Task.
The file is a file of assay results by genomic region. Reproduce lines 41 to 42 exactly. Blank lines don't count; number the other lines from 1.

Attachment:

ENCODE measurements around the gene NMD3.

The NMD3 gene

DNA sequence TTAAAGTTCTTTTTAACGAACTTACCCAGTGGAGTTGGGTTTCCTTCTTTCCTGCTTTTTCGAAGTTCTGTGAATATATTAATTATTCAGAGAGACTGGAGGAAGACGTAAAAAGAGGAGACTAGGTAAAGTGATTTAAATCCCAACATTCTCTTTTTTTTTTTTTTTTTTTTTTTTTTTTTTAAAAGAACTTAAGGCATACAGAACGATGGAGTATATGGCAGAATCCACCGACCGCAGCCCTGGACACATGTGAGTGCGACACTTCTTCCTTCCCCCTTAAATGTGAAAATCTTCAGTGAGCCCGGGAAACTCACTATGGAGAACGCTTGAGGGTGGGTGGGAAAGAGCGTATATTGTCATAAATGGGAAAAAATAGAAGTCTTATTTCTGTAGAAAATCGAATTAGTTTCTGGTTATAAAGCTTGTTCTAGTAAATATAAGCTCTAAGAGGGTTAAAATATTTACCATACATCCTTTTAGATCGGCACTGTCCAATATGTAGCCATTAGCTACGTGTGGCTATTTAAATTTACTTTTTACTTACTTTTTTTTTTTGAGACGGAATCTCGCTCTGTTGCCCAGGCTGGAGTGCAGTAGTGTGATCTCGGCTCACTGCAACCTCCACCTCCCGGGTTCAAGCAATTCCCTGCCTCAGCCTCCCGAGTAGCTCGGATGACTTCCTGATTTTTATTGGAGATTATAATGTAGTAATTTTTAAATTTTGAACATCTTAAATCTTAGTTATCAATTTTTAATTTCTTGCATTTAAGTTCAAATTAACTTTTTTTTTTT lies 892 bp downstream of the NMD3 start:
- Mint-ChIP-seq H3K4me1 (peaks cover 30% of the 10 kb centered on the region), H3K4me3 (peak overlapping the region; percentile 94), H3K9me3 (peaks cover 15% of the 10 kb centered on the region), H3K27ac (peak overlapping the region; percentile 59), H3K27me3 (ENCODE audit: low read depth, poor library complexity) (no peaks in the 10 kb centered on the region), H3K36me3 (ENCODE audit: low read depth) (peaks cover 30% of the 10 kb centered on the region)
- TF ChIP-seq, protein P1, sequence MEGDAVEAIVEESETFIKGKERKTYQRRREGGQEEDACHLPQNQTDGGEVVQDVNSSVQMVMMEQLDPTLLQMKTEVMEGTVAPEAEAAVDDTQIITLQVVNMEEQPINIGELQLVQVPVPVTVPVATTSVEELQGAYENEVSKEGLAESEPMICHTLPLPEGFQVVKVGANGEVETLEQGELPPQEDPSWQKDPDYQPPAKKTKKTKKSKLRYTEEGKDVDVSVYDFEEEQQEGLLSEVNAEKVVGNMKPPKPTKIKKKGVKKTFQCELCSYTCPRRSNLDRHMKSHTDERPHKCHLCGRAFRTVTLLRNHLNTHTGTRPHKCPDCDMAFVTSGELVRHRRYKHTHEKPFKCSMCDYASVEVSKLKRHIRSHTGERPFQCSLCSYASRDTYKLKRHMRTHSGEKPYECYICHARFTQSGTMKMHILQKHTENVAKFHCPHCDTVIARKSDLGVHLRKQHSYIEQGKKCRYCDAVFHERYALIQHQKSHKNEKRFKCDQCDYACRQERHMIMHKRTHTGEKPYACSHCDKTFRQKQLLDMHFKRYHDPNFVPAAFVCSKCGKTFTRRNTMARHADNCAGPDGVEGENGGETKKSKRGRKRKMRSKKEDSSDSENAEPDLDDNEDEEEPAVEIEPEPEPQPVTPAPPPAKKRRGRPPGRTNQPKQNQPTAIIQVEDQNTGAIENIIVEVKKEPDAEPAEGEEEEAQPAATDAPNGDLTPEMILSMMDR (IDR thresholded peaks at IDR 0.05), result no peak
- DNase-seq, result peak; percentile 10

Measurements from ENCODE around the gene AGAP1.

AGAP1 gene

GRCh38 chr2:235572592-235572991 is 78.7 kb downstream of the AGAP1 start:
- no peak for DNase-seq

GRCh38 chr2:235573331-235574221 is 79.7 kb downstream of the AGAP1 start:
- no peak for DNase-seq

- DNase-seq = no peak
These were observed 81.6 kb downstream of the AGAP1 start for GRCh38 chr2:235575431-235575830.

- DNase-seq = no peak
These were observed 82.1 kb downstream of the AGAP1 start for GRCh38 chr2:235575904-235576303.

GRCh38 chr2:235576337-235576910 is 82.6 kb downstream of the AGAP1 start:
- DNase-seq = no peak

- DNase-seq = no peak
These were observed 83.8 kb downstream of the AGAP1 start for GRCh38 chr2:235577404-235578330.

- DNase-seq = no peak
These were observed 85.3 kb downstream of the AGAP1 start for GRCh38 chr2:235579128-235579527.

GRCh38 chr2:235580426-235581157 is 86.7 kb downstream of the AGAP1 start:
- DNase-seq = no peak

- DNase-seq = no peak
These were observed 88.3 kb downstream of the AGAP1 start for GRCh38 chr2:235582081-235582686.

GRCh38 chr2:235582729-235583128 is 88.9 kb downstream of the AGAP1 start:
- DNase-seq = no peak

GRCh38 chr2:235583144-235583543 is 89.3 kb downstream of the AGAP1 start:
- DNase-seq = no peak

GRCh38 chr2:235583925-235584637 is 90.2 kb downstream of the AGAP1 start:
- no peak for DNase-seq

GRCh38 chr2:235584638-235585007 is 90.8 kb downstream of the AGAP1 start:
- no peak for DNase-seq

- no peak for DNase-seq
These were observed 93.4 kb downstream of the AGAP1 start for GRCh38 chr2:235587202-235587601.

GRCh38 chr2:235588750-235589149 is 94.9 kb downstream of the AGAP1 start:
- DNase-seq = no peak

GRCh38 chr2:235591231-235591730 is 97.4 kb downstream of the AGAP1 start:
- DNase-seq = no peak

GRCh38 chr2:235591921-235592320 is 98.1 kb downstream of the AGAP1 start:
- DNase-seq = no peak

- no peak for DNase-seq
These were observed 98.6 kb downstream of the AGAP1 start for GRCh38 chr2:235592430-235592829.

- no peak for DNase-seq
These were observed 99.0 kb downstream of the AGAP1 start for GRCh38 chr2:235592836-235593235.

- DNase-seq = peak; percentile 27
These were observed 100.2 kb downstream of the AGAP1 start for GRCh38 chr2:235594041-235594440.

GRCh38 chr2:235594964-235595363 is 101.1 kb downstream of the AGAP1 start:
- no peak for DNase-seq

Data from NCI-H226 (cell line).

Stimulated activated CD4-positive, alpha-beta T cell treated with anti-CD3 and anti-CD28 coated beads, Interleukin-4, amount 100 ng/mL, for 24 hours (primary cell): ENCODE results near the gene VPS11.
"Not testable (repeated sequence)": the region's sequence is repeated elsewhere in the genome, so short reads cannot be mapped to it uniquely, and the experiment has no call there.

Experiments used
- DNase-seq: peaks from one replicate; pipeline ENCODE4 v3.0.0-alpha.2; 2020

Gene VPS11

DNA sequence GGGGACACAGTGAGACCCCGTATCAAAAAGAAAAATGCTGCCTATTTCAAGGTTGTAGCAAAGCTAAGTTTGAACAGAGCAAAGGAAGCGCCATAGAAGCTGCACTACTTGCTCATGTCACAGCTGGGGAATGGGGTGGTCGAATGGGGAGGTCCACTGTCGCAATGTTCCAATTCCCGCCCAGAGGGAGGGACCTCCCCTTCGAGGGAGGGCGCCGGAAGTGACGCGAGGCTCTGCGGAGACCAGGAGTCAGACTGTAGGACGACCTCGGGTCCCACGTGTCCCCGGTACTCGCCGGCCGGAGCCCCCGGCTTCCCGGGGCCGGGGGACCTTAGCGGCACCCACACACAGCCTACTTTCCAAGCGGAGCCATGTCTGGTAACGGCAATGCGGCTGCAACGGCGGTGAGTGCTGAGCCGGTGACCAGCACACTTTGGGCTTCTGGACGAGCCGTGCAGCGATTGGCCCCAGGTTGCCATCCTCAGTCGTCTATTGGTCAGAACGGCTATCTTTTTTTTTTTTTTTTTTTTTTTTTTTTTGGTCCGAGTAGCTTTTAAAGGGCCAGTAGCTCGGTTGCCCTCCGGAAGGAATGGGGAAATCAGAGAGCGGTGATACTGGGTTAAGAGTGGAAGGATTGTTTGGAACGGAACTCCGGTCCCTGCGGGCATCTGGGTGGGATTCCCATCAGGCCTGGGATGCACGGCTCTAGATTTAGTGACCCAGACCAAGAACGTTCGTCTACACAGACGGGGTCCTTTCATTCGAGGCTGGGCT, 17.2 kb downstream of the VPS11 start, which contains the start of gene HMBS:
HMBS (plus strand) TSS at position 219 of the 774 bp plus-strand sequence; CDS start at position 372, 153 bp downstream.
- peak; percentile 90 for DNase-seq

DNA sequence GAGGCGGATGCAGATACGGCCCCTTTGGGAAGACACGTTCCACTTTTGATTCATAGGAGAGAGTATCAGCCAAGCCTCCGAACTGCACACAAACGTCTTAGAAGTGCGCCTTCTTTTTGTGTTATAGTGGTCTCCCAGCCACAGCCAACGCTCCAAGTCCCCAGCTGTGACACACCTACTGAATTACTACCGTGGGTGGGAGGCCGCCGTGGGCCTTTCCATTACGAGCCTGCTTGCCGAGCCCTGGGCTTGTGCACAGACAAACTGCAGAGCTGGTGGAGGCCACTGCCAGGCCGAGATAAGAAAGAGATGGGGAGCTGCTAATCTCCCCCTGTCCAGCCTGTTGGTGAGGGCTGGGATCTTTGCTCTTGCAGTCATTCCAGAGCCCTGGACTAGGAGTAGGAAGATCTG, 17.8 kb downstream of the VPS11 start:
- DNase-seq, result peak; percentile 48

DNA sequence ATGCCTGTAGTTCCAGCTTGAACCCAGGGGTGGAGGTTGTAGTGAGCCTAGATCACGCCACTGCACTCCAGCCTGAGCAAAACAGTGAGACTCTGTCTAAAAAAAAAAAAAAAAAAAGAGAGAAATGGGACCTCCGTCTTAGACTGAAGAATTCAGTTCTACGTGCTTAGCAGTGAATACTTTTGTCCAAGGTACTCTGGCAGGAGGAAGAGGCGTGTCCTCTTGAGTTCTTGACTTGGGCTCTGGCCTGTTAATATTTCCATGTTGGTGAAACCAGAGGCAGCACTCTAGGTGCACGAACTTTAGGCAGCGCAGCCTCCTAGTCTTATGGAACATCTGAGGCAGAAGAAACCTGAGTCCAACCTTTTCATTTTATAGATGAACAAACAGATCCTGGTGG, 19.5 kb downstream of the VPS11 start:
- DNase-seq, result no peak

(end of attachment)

GRCh38 chr2:235591921-235592320 is 98.1 kb downstream of the AGAP1 start:
- DNase-seq = no peak